13. Mr McLeod was then cross-examined. It emerged that the accountants had been contacted by the Australian Taxation Office in around December 1997. By 23 December of that year the accountants had written to the Australian Taxation Office claiming exemption from sales tax for ``Yes'' on the basis that it satisfied the tests laid down in Item 59(3)(b), including that Sirise had entered into ``a three year lease with Eastsail''. The letter enclosed a copy of what was said to be the lease. That document is not in evidence. It may or may not have been the document bearing the date 2 April 1997.

14. The inference is open that the letter was written by the accountants on Mr McLeod's instructions. The failure to call the accountants makes that inference easier to draw.

15. On 24 June 1998 the Australian Taxation Office wrote to the accountants ruling that the exemption item was not complied with, both because the yacht had not been the subject of a long term lease, ie one of four years duration or more and because the inquiries which the Australian Taxation Office had made indicated that the yacht had not been used on regular and scheduled sight-seeing tours. The letter demanded payment of sales tax in the amount of $73,042.54.

16. It seems that Mr McLeod became aware that there was a sales tax problem in December 1997. He said that at some stage the accountants prepared a document, presumably hoping to rectify the problem, but that this was not satisfactory and the accountants had agreed to ``fine tune'' it. He had changed to another office of the accountants and they had prepared the deed which had finally been executed in December 1998. That deed had been signed on the advice of the accountants who had, it seems, obtained an opinion from counsel. It may be inferred that the idea of producing a second deed to ``rectify'' the initial agreement emanated from counsel. A letter to Mr McLeod from the accountants dated 5 November 1998 suggested that the original intention had been that there would be a lease for 5 years with use of the vessel being mainly for ``regular and scheduled sight-seeing tours''. That letter probably accompanied the first draft agreement which the accountants prepared and which had to be fine tuned. Given the circumstances under which the letter came to be written it can be seen to be somewhat self-serving. No attempt was made to call the accountants involved and it may be inferred that their evidence would not have been of assistance to Sirise.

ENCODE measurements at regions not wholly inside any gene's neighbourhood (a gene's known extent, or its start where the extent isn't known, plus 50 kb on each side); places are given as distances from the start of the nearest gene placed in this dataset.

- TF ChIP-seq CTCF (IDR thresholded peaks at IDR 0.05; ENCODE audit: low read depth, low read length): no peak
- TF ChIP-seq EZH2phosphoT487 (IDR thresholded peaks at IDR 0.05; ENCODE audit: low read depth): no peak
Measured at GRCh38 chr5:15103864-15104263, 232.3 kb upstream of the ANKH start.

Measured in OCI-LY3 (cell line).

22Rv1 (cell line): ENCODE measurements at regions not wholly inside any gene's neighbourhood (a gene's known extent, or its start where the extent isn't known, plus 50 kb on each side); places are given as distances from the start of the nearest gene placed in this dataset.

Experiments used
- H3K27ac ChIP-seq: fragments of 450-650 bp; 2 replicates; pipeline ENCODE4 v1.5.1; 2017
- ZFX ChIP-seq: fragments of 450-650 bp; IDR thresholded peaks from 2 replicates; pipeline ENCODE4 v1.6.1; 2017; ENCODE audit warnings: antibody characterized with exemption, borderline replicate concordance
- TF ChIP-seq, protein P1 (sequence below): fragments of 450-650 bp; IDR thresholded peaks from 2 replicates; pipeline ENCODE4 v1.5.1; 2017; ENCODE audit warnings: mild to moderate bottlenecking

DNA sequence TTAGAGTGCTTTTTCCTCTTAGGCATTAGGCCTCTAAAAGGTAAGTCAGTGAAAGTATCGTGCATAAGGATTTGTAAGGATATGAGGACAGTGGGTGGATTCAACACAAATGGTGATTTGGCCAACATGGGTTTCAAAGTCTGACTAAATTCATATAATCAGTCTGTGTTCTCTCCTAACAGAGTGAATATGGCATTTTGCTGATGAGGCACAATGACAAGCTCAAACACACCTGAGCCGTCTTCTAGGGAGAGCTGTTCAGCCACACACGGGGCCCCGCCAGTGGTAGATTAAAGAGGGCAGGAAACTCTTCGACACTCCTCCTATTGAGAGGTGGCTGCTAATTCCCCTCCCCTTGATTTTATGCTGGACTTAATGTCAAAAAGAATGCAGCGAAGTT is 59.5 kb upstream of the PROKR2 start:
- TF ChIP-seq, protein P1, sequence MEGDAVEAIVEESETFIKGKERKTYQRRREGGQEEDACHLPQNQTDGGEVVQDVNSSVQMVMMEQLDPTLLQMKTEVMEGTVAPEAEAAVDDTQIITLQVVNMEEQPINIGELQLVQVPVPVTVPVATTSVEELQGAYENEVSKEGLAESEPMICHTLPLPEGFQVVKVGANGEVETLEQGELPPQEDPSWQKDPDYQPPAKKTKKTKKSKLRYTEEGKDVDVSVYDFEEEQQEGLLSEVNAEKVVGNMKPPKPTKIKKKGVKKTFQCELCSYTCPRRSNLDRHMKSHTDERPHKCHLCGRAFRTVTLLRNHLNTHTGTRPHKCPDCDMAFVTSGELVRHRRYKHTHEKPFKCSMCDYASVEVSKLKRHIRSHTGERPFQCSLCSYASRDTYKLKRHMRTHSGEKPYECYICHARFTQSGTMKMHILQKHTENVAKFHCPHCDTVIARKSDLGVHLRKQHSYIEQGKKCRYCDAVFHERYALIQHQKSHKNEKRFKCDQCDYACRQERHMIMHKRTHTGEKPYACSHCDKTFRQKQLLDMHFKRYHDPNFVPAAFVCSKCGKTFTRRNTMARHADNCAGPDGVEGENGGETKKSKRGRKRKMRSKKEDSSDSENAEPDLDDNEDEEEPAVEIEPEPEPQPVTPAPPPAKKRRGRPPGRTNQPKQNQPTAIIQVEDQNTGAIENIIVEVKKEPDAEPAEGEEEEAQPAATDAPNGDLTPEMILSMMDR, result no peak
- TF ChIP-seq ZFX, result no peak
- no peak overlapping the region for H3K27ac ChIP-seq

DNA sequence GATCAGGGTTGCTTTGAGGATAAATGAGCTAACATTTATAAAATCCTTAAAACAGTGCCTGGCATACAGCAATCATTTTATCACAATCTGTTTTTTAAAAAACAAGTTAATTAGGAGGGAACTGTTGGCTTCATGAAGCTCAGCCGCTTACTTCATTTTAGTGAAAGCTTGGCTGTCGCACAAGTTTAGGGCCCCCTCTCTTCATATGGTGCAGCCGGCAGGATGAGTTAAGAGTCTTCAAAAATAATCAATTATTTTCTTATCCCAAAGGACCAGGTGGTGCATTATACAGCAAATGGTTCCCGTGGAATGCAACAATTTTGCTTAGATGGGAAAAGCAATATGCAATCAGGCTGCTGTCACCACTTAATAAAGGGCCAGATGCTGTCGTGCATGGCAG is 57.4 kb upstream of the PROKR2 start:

17. Mr Goddard was then called to give supplementary evidence in chief. He contradicted his affidavit evidence that there had been a directors' meeting which authorised the execution of the first of the two documents. Some questions directed at him suggested that an attempt had been made to correct this problem in September 1999. A proposed tender of what were said to be minutes to this effect was withdrawn. Mr Goddard could not recall whether there was a board meeting approving the execution of the second document. However he said there had been a discussion with other directors prior to signature in which he had said that he thought a mistake had been made and that the company had to extend the term of the lease contract. The second document had come to him from the accountants with a letter explaining that there had been a mistake. The idea of signing it had emanated from the accountants and Mr Goddard had just gone along with it. The remainder of Mr Goddard's evidence in chief, so far as relevant to the ``Yes'' case was concerned with the use of the boats by Eastsail. I will deal with the use of the boats together.